A tooth extraction should be the last resort after all attempts at restoring a tooth have failed. To avoid pain during extraction, the dentist performs the procedure under anesthesia, which may be in the form of topical application, an injection, or inhalation. However, once the effects of anesthesia wears off, it is possible for the patient to feel some pain or discomfort. This is usually not a reason for concern. A dose of a pain relief medicine will normally be quite effective. However, if the pain continues, or increases, it may better to consult the dentist.
Healing of Extraction Socket
- Let it Heal – The wound must be allowed to heal as fast as possible. Hence, strenuous activity should be avoided for the next twenty four hours or so. Otherwise, bleeding may start again due to accelerated blood circulation. Even vigorous rinsing of the mouth must be avoided for at least six hours after the bleeding from the wound has stopped. However, the mouth should be kept clean to prevent development of an infection, and a simple mouth soak may be suitable for this purpose.
- Heat Therapy – Applying heat to an inflamed region results in enhancement in the local blood supply, leading to swift healing and recovery. The day after tooth extraction has been performed, dissolve about a half teaspoon of ordinary table salt in a tumbler of warm water. Take in a mouthful of this warm mixture and let it rest gently over the socket from where the tooth has been removed. This will soothe the inflamed gums and promote healing.
- Don’t Touch the Extraction Socket – There will be a temptation to move your tongue over the empty socket. This can be harmful, and may re-initiate bleeding. It must be avoided as much as possible. Similarly, feeling the wound with a finger must also be avoided.
Instructions Regarding Tooth Cleaning
As a general rule, the rate of healing is directly proportional to the extent of oral hygiene maintenance. Cleaning of the teeth must continue as per normal practice, except that every possible attempt must be made to prevent damage to the extraction wound. The tooth brush can seriously damage the wound. For this purpose, a mouthwash can be used to keep the oral cavity clean while the oral wound heals.
After about twenty four hours, the surfaces around the sutures, and the sockets should be cleaned with a cotton wool bud soaked in corsodyl (contains chlorhexidine digluconate, an antibacterial agent).
It is possible that the patient will experience slight swelling around the site of extraction, which usually subsides gradually in a matter of days. However, you must see the doctor if the swelling persists, or signs of pus appear.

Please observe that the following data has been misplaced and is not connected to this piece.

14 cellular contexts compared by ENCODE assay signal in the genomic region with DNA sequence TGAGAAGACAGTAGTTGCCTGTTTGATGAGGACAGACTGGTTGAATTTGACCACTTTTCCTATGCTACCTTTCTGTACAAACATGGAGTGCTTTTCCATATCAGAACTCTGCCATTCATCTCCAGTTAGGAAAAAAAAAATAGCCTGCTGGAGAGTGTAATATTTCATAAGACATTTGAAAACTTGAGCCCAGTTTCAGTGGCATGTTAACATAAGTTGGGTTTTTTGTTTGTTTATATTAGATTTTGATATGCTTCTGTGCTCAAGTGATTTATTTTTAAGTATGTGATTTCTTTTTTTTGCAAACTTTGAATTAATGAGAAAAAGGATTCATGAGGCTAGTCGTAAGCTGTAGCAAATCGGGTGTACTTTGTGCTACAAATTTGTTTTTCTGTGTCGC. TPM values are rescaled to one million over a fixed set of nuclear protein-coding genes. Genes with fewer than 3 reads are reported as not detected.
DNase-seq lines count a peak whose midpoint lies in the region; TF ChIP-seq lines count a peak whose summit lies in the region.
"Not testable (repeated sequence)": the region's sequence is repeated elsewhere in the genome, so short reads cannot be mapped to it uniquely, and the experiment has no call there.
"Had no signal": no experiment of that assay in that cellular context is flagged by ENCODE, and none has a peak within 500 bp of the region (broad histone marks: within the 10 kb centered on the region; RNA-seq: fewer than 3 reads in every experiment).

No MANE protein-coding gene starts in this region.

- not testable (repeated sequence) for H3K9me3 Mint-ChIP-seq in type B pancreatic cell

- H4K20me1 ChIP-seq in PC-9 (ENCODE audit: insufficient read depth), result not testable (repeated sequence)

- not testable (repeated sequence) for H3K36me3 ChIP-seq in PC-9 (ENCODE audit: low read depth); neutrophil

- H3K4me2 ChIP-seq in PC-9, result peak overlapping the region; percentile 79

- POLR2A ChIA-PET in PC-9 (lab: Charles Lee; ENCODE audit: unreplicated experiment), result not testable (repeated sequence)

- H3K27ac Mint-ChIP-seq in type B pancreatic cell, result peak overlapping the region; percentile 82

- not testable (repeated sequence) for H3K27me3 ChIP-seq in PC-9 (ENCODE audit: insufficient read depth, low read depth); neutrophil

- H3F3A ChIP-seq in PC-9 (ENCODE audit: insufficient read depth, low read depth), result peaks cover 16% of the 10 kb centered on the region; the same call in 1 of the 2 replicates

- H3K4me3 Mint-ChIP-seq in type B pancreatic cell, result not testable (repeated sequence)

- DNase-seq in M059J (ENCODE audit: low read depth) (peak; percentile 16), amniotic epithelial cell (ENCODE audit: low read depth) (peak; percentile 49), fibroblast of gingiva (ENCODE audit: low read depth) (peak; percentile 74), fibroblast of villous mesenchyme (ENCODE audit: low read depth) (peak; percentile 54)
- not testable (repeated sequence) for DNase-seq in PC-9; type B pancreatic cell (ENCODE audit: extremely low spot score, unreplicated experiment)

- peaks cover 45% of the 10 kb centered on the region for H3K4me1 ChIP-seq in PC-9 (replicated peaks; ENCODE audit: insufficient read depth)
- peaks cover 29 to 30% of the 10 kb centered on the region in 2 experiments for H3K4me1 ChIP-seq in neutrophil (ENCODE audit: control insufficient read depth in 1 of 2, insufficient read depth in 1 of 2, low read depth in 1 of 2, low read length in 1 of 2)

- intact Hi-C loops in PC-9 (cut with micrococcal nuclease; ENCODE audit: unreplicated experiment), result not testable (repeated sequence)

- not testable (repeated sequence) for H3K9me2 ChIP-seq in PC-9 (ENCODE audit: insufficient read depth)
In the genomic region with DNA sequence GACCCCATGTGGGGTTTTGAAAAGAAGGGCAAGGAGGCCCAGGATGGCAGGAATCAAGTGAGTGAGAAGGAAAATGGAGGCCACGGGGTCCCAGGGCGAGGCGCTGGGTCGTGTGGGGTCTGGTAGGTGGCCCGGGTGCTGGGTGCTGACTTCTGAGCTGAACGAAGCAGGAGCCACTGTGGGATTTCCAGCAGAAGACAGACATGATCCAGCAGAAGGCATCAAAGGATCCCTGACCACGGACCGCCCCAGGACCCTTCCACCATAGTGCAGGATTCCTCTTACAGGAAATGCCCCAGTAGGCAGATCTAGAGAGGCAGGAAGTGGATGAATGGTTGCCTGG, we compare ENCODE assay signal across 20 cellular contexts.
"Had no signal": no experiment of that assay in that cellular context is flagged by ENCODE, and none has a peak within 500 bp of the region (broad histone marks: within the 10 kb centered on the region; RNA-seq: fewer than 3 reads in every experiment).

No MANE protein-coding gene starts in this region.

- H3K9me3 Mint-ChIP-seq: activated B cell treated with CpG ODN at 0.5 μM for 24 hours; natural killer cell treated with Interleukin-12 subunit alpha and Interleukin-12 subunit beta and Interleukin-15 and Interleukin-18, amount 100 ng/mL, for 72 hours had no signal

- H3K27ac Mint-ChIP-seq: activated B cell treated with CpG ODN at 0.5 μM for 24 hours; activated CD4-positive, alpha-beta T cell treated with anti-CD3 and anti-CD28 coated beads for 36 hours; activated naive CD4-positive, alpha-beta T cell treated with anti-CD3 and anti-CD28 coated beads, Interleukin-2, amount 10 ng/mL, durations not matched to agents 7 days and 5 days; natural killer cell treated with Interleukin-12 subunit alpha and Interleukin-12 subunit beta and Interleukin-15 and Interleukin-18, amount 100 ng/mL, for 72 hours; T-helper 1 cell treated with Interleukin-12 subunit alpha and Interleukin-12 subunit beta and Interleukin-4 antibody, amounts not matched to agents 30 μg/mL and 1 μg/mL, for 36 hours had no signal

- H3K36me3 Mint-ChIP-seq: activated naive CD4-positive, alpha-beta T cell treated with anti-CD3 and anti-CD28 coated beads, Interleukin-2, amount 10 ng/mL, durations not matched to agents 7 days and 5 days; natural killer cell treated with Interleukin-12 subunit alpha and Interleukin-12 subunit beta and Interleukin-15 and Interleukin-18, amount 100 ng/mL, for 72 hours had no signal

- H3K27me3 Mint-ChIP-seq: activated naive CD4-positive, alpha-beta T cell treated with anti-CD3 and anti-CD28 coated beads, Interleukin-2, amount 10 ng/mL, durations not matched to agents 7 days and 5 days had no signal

Instructions Regarding Diet
To prevent any harm to the healing extraction socket, a soft diet is recommended for some days after the procedure. The dentist will lay out a diet plan that is acceptable.
In Case of Bleeding
The socket from where a tooth has been extracted will bleed. It is necessary for the healing of the socket, but such bleeding should cease before the patient leaves the dentist’s surgery, or shortly after that. However, if you notice a persistent oozing of blood, or if deep red, jelly like clots keep forming in the mouth repeatedly, action should be taken.
If you are far away from the surgery center, two simple actions will most likely help. First of all, take a little rest if you are engaged in vigorous activity. This will reduce the internal pressure of blood flow and reduce or stop the oozing. Secondly, roll a handkerchief or tissue paper into a finger-like shape wide enough to cover the entire bleeding socket, and press it hard against the socket, or bite over the cloth. Keep it so for about twenty minutes, or more if necessary. The pressure should stop the bleeding. In a case where these two methods do not work, contact your dentist immediately.
Use of Analgesics after Dental Extraction
Dentists usually administer painkillers to patients immediately after extraction so that their patient does not feel pain after the effects of anesthesia wear off. After that, an analgesic agent may be used whenever there is pain, keeping in mind the maximum daily dose of the painkiller must not be exceeded.
With the above guidelines and proper care, you’re sure to have a quick and easy post-extraction experience. As with most wounds, time and your body’s natural defenses will take over. Rest assured that having a tooth pulled won’t be as bad as you may have imagined, especially with a dentist you trust.